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Before my hypothyroidism and Hashimoto’s were well treated, I would frequently wake up with foot pain in the mornings. Although they visibly looked normal, it would feel as if I was walking on broken glass, with a tingly feeling on the bottom of my feet and the need to tip toe around for five or so minutes until this weird symptom disappeared.
Whenever I had thyroid flare up days, I also experienced this perplexing symptom.
Until recently, I didn’t realise that so many other thyroid patients with hypothyroidism and Hashimoto’s experience this foot pain too.
What Causes Foot Pain in Thyroid Patients?
The Thyroid and Vitamin Levels
Joint and muscle pain is a common hypothyroidism symptom, unfortunately. Ruling out causes for any joint and muscle pain, such as low Vitamin D levels, low B12, low magnesium, as well as thyroid hormone levels is crucial. Ensuring that thyroid levels Free T3 and Free T4 are optimal (as opposed to just ‘in range’) can make a huge difference too.
I personally found that I stopped having any foot pain once my Hashimoto’s was in remission and my high cortisol ‘adrenal fatigue‘ was addressed. As a part of all this, I raised my B12, Vitamin D and magnesium levels to be well within their ranges, as well as reducing my thyroid antibodies to almost zero, reducing inflammation.
Tarsal Tunnel Syndrome
Those with hypothyroidism are also more vulnerable in developing a medical condition called tarsal tunnel syndrome, which is specific to the foot. 
Tarsal tunnel syndrome may develop as the result of a pinched nerve or muscle damage in the foot. Symptoms include a burning, tingling pain sensation, particularly in the arch of the foot, although can occur all over the foot.
Fluid retention, another somewhat common hypothyroid symptom, can cause pain, too. It’s most often seen around the ankles and feet and worsens with physical activity. This is also often solved with optimal thyroid and vitamin levels.
A painful foot condition known as plantar fasciitis can also develop in the feet, caused by fluid buildup around the nerves. It seems that there is a big link between having plantar fasciitis and thyroid conditions together.
What Can I Do?
Ensuring that all your thyroid and vitamin levels are all optimal, supplementing magnesium and exploring whether you have adrenal issues and subsequently treating it, could help you resolve the symptoms. High Reverse T3 or low Free T3 levels in particular should be checked for and addressed. Getting Hashimoto’s in to remission may also help reduce inflammation on muscles, nerves and joints.
Short term treatments for pain can include massaging the affected area, which increases blood flow and eases aches and pains, as well as a warm bath/foot soak with Epsom salts which helps to relax muscles.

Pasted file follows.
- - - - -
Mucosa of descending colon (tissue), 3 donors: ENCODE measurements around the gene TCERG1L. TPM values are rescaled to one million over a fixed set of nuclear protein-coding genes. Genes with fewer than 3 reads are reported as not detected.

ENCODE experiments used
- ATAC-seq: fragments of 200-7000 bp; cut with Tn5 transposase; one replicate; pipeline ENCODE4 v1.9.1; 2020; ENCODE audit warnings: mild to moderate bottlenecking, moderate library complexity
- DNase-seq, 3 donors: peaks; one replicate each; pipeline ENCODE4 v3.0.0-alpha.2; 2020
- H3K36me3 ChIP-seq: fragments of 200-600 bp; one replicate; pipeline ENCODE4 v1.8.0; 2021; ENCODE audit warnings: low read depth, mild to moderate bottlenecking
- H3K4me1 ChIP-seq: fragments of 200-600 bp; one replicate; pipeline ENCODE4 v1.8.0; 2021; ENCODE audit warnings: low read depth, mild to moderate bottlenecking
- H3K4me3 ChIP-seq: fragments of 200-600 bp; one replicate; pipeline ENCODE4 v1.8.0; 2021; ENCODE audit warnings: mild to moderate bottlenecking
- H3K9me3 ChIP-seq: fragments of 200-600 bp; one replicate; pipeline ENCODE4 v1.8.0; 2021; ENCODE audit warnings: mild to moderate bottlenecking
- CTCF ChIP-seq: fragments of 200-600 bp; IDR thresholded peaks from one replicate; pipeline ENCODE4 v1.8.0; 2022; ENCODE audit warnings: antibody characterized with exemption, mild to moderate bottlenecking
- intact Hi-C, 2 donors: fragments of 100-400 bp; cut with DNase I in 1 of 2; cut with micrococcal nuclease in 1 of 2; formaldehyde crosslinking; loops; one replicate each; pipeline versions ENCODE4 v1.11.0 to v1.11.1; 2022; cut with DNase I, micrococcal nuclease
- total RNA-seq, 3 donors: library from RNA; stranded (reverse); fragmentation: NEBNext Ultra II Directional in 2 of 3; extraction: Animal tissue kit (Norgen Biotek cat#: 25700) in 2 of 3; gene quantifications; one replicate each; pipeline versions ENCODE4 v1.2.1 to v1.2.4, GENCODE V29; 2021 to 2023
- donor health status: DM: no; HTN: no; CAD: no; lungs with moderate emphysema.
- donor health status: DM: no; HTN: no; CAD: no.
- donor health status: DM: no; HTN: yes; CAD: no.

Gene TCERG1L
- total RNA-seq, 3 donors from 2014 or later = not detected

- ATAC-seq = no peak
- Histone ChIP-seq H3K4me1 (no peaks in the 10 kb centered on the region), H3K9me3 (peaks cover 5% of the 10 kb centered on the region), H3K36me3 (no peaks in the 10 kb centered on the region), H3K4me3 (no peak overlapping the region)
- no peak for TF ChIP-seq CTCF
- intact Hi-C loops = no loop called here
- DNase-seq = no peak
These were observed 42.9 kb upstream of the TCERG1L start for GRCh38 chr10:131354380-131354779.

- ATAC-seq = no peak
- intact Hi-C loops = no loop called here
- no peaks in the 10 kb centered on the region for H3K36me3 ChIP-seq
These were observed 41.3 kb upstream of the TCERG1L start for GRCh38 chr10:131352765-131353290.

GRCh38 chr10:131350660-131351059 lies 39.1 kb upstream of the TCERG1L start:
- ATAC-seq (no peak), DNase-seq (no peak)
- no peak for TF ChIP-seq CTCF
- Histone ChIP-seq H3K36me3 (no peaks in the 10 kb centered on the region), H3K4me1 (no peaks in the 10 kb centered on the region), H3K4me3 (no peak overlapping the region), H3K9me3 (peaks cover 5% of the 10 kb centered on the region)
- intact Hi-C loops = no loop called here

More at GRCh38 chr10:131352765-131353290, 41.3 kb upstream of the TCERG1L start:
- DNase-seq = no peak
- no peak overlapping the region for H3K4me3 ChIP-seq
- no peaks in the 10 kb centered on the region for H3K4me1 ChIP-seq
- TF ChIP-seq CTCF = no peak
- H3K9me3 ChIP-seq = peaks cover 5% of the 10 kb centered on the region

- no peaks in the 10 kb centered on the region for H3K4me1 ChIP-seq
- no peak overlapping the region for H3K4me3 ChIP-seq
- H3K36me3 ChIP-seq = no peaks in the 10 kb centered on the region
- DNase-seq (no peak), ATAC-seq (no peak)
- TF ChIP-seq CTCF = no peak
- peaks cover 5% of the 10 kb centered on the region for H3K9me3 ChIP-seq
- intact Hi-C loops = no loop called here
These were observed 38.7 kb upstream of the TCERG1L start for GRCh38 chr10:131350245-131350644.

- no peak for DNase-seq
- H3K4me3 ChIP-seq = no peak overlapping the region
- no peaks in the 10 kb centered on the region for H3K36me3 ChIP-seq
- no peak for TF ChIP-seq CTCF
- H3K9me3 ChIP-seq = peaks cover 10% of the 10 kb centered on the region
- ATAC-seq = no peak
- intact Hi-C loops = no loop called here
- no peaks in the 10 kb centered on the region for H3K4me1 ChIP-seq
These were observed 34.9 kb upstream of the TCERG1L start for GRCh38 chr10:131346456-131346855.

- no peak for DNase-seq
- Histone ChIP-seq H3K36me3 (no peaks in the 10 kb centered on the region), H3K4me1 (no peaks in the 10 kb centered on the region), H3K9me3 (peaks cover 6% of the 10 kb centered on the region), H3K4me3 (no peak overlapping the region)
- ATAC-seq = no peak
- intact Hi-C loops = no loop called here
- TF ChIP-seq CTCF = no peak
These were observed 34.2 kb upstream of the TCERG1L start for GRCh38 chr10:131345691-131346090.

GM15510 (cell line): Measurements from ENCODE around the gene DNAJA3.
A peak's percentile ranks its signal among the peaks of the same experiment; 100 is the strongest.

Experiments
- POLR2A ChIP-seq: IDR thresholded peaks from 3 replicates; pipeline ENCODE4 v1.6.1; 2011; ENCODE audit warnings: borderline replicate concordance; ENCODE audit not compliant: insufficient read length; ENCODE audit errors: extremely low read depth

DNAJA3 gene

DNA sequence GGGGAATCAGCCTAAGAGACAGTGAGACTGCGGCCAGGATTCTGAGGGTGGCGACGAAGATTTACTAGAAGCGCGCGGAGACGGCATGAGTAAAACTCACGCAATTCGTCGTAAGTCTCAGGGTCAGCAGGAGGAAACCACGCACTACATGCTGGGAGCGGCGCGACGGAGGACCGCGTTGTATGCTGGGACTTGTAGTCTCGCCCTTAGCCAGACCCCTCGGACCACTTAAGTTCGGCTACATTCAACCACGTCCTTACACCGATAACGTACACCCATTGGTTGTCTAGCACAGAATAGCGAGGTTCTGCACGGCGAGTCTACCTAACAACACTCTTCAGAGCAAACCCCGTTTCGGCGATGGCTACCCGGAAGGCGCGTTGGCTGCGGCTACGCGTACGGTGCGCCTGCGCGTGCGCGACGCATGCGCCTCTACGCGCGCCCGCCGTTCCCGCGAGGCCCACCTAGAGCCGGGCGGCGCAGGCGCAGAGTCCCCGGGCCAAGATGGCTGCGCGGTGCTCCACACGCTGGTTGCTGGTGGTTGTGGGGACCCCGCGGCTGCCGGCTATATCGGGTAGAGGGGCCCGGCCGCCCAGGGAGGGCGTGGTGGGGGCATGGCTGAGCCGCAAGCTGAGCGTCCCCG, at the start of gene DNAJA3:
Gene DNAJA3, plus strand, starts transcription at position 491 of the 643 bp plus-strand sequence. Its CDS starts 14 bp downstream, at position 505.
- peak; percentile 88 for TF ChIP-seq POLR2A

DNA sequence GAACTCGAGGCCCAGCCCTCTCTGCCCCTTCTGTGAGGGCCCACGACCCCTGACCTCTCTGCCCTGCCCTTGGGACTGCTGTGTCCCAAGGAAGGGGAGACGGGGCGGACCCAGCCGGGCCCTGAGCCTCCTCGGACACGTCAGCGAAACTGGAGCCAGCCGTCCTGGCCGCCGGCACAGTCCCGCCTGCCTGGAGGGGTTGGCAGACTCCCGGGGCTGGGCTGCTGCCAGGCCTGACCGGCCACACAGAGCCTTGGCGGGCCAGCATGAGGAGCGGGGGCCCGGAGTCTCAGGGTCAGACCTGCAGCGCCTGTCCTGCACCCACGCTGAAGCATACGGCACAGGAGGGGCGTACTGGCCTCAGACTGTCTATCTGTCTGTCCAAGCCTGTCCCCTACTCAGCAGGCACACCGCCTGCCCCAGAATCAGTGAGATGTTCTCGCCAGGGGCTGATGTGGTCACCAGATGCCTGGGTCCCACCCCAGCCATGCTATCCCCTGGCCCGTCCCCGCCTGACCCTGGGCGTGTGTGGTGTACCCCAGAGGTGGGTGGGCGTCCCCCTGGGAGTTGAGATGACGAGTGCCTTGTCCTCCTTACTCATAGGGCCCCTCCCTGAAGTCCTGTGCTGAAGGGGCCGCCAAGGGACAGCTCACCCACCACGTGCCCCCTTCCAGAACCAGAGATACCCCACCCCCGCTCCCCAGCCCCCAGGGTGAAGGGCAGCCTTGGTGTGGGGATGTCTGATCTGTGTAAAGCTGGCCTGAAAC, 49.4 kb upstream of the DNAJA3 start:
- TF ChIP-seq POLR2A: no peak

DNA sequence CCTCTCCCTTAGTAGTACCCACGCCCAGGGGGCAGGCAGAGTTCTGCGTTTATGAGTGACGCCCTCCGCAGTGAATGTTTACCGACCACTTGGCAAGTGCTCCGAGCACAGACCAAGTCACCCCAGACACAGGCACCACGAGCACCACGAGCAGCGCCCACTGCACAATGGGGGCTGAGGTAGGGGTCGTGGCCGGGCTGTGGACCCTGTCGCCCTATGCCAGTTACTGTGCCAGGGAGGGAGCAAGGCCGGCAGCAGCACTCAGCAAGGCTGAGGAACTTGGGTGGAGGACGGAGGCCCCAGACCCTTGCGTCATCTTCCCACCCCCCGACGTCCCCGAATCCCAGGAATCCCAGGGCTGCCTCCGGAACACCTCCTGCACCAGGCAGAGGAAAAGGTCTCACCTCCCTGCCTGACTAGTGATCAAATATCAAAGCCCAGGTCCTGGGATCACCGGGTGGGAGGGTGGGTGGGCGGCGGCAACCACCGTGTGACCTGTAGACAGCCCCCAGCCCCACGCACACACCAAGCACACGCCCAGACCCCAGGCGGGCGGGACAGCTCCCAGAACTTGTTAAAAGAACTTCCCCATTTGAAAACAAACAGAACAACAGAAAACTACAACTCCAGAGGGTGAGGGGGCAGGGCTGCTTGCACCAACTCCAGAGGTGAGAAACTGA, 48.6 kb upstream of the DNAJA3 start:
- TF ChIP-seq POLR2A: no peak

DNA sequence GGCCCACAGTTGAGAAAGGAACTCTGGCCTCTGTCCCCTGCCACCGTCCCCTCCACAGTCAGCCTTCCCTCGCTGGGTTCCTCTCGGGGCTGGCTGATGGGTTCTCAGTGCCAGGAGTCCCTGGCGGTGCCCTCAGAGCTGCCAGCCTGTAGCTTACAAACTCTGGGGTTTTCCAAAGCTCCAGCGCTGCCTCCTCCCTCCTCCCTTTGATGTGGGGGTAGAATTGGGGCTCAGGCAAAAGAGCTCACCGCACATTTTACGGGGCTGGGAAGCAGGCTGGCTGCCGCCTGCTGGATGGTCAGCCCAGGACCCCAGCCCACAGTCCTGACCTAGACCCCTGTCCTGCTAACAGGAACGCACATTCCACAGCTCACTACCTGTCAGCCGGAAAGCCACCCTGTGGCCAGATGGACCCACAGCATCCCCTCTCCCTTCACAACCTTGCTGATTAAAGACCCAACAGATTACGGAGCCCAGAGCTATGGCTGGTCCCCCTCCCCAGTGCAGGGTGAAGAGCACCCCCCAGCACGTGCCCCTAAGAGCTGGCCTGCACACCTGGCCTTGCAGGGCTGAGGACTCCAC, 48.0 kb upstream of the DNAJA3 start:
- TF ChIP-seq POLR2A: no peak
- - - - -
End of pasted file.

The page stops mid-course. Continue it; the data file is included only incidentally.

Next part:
Gluten-caused inflammation can cause joint and muscle pain in some people and many of us with thyroid disease may feel better on a gluten-free diet.
Joint pain and inflammation are (also) common symptoms of gluten sensitivity. And research does show links between the two diseases.
Also be sure to wear shoes that are comfortable and supportive. They may not be providing enough support and only making matters worse. Orthotics or ‘custom arch supports’, are moulds that are worn inside your shoes. They are created from a mould of your foot, so they fit your feet perfectly and give you support where you need it.
If you’ve explored all of the above and are still suffering with foot pain, it may be time to talk to a rheumatologist for further evaluation. Rheumatologists are experts in joint and muscle problems, and treat arthritis, carpel tunnel, some autoimmune conditions, various musculoskeletal pain disorders, fibromyalgia and tendonitis.
Do you experience foot pain with your thyroid condition?
Related article: Muscle and Joint Pain and Hypothyroidism
Rachel Hill is the highly ranked and multi-award winning thyroid patient advocate, writer, speaker and author behind The Invisible Hypothyroidism. Her thyroid advocacy work includes authoring books, writing articles, her email newsletters, blogging and speaking on podcasts, as well as being a founding board member for the American College of Thyroidology and The WEGO Health Patient Leader Advisory Board. Rachel has worked with The National Academy of Hypothyroidism, The BBC, The Mighty, Yahoo, MSN, ThyroidChange and many more. She is well-recognised as a useful contributor to the thyroid community and has received multiple awards and recognitions for her work and dedication. She has authored two books: ‘Be Your Own Thyroid Advocate‘ and ‘You, Me and Hypothyroidism‘. Rachel is British, but advocates for thyroid patients on a global scale.